In 2015, researchers at Children’s Hospital of Philadelphia (CHOP) published an important paper in the prestigious journal Nature Genetics identifying a newly discovered condition known as CHOPS Syndrome. The condition’s acronym was derived from the variety of symptoms that characterized it: cognitive impairment and coarse facies (facial features), heart defects, obesity, pulmonary involvement, and short stature and skeletal dysplasia (abnormal bone development).
At that time, three patients worldwide had been identified, all of them living within a 200-mile radius of CHOP’s Main Campus in Philadelphia.
Four years later, that number of patients has quintupled to 15, and nine of those patients and their families gathered in Philadelphia on July 13, 2019, in the same building where the causative gene was discovered, for a special event aimed at discussing the condition, meeting and bonding with other families who were on the same medical journey, consulting with a team of specialists for each of the major symptoms of CHOPS Syndrome, and spending some free time enjoying the City of Brotherly Love.
“It felt like a dream being able to meet every one of you in person,” said Lainey Moseley, the mother of 21-year-old Leta, one of the first three patients identified. Since Leta’s official diagnosis, Lainey has kept a blog about her family’s journey, which in turn has allowed her to connect with families who have received the same diagnosis and are looking for more information and support.
For Leta’s family, their journey had been a “diagnostic odyssey,” a quest to find the cause of these symptoms — in this case, a master regulator gene called AFF4 that plays a critical role in human development. Through Leta and the other patients who helped the team of geneticists led by Ian Krantz, MD, Co-director of the Roberts Individualized Medical Genetics Center (IMGC) at CHOP, to properly identify the condition, other families could get answers.
“When we were struggling to figure out what was going on with Leta, we were in the ‘dark ages’ of genetic research,” Lainey said. “Now, an event like this seems surreal. I’m getting to finally meet families that I have known online for years in person, and we know that we’re not alone.”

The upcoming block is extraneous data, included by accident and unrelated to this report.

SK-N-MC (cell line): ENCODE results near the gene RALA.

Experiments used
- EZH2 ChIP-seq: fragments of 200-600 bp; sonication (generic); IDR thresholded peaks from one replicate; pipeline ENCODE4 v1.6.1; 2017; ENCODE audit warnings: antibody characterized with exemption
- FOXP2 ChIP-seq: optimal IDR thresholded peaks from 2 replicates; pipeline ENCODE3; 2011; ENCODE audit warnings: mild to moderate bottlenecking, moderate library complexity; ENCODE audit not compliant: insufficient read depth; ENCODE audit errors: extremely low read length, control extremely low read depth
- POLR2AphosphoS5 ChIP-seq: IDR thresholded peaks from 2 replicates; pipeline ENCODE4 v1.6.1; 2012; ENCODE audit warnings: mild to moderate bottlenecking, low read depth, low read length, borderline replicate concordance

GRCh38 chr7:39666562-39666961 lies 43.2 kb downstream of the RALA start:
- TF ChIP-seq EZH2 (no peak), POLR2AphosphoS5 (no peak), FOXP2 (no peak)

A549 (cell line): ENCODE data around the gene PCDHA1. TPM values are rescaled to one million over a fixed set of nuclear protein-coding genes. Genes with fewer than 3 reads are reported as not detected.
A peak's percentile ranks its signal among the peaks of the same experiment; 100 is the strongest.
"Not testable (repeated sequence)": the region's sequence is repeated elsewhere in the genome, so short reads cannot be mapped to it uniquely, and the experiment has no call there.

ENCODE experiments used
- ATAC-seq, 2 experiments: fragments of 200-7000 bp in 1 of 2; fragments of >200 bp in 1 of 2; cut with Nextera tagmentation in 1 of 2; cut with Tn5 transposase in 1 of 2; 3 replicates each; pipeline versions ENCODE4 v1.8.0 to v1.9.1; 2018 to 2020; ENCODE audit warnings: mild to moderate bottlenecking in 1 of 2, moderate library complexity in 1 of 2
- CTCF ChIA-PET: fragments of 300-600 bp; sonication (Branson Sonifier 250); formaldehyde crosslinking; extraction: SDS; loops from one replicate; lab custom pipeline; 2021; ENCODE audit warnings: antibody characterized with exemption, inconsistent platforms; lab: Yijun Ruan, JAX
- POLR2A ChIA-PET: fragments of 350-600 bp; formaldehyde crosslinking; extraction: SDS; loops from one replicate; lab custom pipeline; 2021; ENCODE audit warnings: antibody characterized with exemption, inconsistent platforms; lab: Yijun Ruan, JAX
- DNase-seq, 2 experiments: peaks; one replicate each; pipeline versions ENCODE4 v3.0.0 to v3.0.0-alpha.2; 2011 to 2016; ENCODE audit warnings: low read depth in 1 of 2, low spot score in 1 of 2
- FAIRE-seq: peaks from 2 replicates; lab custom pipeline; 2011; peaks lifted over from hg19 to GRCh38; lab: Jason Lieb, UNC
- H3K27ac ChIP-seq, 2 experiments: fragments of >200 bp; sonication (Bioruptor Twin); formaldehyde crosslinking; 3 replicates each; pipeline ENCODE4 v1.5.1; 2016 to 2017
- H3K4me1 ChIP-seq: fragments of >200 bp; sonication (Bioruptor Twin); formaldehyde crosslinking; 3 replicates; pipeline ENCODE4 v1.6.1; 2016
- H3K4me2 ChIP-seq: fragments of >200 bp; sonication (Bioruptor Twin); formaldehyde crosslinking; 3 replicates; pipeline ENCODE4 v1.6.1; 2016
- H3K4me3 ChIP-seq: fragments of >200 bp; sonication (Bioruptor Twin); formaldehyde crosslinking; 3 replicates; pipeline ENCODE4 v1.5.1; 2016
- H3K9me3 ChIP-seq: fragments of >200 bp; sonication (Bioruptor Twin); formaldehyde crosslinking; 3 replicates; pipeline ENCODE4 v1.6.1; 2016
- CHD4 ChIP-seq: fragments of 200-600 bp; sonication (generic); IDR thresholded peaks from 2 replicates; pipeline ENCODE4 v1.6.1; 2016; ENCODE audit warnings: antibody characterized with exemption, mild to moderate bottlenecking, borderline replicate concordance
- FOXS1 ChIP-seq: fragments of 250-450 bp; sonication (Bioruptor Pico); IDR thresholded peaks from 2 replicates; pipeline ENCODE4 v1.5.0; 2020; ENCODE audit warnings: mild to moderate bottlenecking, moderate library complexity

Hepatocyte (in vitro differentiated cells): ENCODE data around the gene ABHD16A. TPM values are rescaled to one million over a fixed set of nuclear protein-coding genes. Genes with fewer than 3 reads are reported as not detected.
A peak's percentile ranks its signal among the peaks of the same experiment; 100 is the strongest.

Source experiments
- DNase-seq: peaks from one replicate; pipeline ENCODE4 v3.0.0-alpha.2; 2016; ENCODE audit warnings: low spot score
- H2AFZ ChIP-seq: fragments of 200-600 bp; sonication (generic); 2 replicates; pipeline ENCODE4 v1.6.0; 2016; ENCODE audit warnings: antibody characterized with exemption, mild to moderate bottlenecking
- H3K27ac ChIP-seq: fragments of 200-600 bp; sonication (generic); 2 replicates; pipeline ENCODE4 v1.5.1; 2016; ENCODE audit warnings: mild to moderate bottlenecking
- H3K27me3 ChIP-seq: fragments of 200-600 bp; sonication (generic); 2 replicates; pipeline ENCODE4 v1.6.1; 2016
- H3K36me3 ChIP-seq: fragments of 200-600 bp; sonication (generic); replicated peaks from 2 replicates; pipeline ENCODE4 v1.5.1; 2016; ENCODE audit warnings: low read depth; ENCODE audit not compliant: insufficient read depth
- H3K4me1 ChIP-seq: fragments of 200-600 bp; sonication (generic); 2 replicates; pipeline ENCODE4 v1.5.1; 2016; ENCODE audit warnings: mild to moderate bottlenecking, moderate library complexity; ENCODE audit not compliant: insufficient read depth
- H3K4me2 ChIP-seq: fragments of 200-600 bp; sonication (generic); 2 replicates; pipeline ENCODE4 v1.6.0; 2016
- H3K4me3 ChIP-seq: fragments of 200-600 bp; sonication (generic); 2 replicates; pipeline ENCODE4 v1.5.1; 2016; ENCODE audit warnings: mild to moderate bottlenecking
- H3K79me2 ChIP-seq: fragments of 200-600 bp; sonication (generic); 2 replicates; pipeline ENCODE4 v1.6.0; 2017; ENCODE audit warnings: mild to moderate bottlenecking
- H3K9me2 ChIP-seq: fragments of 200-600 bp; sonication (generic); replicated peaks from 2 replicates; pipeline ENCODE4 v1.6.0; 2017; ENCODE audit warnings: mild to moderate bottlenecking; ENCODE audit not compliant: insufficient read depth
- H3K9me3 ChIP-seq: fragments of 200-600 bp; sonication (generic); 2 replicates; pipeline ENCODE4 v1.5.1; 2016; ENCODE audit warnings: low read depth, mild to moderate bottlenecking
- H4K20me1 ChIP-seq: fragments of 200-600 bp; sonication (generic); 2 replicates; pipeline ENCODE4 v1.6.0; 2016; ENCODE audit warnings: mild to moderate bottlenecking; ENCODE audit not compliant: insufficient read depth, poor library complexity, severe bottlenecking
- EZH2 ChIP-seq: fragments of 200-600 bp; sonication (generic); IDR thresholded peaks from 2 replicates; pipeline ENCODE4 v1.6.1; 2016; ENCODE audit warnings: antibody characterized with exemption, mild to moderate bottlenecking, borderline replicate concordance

One such patient is Alexander Glidden, a 27-year-old from Adelaide, Australia, and the oldest patient that has been identified with CHOPS Syndrome so far.
Alex’s family geneticist had seen the paper from Krantz’s group and believed that it might finally provide the answers. The results came back and Alex was formally diagnosed later in 2015.
“We finally had an answer,” said his mother Jenny Watts, who traveled with Alex and their family to Philadelphia for this special event. “It didn’t really change things initially, but we’re always learning more. Alex has pulmonary issues, so we want to make sure we’re monitoring him and learning what treatments and interventions are available.”
Jakob Engley, 7, and his mother Dani McLennam, also traveled from Australia for this event.
“When he was born, he arrived small, so he’s been undergoing genetic testing since day one,” Dani recalled. In 2016, shortly after switching their geneticist, the family received the diagnosis of CHOPS Syndrome.
“It’s a huge relief knowing what he has and being able to interact with other families and sharing what we’re all experiencing,” Dani added.
Many of the families remarked on how important social media has been at allowing the small number of families faced with this rare genetic condition to connect with one another and share important information and find support from people who understand what they are going through better than anyone else.
In addition to hearing from experts in gastroenterology, cardiology, pulmonology, and child development — all areas impacting patients with CHOPS Syndrome — the families also had individual consultations and discussed their experiences with the experts. While the event was meant to provide education and resources to families, with so few patients diagnosed so far, researchers are eager to study these patients and learn how they are individually affected by this condition.
“We have some information for you, but we really learn so much more from you and your experience,” Krantz told the families at the event.
While no specific treatment for CHOPS Syndrome is currently available and doctors manage symptoms, Krantz and others are learning more about the gene mutation and how it specifically affects patients. Knowing the appropriate underlying cause has allowed clinicians and geneticists to appropriately counsel families about recurrence risk for future pregnancies and to provide a prenatal test if desired. As more children are identified, researchers can better understand the impact on their health.
Currently, Kosuke Izumi, MD, PhD, an attending physician in the RIMGC and the Division of Human Genetics at CHOP and first author of the landmark 2015 paper, is studying how changes in the AFF4 gene affect clinical and developmental features. He is also developing cellular and animal models that will help researchers understand the way cells turn on and off genes all over the genome during embryonic development. This information could potentially lead to new treatment options for these children, including the possibility of new gene therapies.
“Just seeing the happiness and excitement amongst the families meeting other families with the same diagnosis for the first time at this meeting underscored the importance of these breakthroughs for the individual families beyond the future hope of better therapies and treatment,” Krantz said.
Children’s Hospital of Philadelphia